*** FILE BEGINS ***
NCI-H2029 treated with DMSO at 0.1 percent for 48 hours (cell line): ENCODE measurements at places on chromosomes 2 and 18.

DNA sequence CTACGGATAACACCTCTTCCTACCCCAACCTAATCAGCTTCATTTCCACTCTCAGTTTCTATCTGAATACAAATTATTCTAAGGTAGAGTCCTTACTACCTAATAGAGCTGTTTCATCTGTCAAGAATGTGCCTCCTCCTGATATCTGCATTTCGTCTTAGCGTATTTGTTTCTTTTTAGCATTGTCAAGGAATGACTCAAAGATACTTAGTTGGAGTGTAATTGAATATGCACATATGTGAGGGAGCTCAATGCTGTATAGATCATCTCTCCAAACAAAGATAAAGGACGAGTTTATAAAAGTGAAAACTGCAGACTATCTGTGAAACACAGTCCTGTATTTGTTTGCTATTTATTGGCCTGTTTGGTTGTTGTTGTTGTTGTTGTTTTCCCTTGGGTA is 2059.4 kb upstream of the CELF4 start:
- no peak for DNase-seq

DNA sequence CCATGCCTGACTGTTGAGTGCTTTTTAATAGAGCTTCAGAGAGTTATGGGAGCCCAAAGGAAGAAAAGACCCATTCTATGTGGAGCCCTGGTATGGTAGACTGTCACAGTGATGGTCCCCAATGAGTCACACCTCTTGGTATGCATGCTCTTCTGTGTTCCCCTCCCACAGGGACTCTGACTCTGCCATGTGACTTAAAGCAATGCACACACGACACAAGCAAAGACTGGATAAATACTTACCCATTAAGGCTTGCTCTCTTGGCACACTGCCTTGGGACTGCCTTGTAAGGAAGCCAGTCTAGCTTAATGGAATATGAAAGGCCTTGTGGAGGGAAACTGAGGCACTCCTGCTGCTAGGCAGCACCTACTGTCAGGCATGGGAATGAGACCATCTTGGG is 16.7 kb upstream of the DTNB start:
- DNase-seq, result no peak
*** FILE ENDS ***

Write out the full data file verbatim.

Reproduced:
NCI-H2029 treated with DMSO at 0.1 percent for 48 hours (cell line): ENCODE measurements at places on chromosomes 2 and 18.

DNA sequence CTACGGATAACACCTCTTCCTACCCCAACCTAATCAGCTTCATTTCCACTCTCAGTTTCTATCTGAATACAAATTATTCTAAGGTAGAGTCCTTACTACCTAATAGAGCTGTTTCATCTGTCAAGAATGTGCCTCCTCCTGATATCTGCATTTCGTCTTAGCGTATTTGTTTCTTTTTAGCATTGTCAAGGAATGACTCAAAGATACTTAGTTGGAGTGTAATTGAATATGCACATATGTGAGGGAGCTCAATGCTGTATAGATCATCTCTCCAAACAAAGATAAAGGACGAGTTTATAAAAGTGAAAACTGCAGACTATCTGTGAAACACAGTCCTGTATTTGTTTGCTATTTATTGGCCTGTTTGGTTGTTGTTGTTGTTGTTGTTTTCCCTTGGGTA is 2059.4 kb upstream of the CELF4 start:
- no peak for DNase-seq

DNA sequence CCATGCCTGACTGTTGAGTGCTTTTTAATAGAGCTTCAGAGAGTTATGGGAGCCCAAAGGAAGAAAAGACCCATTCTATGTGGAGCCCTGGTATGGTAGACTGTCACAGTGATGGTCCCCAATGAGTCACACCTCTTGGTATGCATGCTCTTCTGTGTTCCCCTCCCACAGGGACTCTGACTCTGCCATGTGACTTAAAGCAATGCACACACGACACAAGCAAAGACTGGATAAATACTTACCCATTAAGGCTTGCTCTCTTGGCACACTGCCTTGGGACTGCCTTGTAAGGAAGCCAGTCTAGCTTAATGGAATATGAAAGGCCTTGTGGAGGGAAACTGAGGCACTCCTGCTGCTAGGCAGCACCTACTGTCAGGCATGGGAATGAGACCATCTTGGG is 16.7 kb upstream of the DTNB start:
- DNase-seq, result no peak